Winter Comes to a Close

Although the calendar says spring starts today, in the meteorological community spring started March 1st. We consider December, January, and February as the winter months.

The biggest headlines from winter 2013/2014 will certainly be the cold outbreaks that hit the eastern US, and the west coast drought -- namely California.

The lower 48 just finished its 34th coldest winter and 9th driest since 1895. Here are the biggest headlines from our winter.

Winter 2014 Recap NOAA

Precipitation Anomalies
To break it down more specifically in terms of moisture, here are the precipitation anomalies for the United States. Clearly, the west coast received far below average moisture, as well as the southern plains. Colorado, however, remained close to normal in most zones.

Colorado averaged a mere 0.17" below average precipitation, it's 53rd driest winter, thanks in big part to a healthy snowy season for the mountains.

Colorado Winter Precipitation

The United States temperature anomalies were most extreme for the Great Lakes region, but nearly two thirds of the country was colder than normal for the winter. Colorado, again, closer to average compared to our neighbors.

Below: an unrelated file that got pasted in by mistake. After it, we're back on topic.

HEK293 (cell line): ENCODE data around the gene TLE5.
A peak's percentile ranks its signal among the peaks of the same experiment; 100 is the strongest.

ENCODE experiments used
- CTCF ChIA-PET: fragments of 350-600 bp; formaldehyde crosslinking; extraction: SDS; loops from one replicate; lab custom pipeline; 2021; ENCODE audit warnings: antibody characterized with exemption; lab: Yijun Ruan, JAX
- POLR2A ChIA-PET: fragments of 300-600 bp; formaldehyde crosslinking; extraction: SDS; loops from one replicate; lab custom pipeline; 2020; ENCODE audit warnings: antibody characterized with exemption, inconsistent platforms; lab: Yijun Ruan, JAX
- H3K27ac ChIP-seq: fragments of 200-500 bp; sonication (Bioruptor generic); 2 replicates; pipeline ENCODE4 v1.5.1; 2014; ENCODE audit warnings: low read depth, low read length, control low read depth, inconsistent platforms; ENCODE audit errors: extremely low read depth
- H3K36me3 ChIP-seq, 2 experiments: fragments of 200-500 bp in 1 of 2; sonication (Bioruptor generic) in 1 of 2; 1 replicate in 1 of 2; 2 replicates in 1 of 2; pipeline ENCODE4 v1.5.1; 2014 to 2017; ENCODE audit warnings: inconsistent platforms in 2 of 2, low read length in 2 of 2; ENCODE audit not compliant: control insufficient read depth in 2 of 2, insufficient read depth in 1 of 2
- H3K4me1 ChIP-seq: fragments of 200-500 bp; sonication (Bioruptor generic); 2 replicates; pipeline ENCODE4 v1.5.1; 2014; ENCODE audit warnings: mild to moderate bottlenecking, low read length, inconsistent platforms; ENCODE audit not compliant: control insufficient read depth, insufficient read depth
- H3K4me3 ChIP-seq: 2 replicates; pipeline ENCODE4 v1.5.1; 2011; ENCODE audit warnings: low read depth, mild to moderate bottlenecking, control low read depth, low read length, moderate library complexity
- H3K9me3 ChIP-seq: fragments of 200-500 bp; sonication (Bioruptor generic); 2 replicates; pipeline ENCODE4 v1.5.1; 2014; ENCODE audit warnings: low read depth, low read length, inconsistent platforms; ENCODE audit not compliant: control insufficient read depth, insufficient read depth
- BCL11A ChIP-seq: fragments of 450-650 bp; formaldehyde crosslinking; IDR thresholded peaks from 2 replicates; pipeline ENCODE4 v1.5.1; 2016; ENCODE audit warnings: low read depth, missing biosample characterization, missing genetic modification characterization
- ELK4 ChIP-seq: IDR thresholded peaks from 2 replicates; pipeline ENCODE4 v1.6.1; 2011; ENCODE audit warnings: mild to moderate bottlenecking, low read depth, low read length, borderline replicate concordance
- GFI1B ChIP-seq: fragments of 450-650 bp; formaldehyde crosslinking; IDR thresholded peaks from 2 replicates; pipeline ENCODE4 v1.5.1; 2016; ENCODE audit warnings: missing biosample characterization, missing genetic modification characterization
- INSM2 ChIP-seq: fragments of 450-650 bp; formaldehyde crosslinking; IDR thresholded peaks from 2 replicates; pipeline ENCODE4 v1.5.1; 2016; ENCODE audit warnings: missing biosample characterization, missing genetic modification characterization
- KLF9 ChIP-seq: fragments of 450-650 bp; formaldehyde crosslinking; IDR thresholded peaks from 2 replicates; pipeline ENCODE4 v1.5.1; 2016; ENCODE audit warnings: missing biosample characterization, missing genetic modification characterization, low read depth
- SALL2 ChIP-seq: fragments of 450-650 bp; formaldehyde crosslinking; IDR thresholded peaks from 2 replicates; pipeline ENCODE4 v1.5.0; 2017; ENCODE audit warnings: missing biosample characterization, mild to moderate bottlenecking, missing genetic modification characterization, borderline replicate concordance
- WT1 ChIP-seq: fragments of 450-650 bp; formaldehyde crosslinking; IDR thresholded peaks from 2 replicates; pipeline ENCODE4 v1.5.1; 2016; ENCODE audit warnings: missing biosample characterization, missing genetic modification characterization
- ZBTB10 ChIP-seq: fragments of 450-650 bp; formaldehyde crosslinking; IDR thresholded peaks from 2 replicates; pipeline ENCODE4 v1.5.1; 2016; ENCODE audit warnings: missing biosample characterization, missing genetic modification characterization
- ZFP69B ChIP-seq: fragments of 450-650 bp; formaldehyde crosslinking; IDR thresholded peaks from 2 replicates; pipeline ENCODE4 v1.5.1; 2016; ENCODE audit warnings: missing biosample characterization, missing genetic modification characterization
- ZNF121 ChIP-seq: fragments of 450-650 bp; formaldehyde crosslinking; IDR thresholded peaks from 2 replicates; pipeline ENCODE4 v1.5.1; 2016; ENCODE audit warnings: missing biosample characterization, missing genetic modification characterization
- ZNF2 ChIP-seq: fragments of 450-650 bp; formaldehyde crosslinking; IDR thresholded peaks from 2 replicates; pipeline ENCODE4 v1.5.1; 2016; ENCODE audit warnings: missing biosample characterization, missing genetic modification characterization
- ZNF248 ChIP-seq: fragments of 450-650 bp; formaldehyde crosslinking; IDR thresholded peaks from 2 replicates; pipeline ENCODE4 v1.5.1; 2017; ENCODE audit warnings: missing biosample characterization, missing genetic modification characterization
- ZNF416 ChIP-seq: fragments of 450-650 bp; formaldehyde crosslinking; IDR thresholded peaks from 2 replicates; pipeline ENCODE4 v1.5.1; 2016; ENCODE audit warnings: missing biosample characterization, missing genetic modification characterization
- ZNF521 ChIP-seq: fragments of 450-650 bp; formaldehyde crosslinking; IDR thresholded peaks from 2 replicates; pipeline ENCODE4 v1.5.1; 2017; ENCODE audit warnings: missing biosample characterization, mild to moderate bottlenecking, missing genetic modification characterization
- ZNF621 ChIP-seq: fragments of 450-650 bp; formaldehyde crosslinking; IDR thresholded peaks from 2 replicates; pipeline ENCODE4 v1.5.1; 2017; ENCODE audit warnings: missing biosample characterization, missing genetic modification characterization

Colorado just had it's 60th coldest winter, staying 0.3 degrees above the average.

Colorado winter temperature chart

In the short term the pattern going forward remains mostly unchanged. The east will enjoy a few days of warmer weather to start spring, but are bracing for another shot of arctic air and possibly some snow for some for the last week of March.

For Denver we're tracking several disturbances for the last part of March. The first arrives this weekend and knock our temps back below normal once more with a chance for rain and snow across eastern Colorado. Less clarity on those further down the pipeline, but for now no real confidence in any big storms headed our way. We'll have more on this weekend's weather in a later post.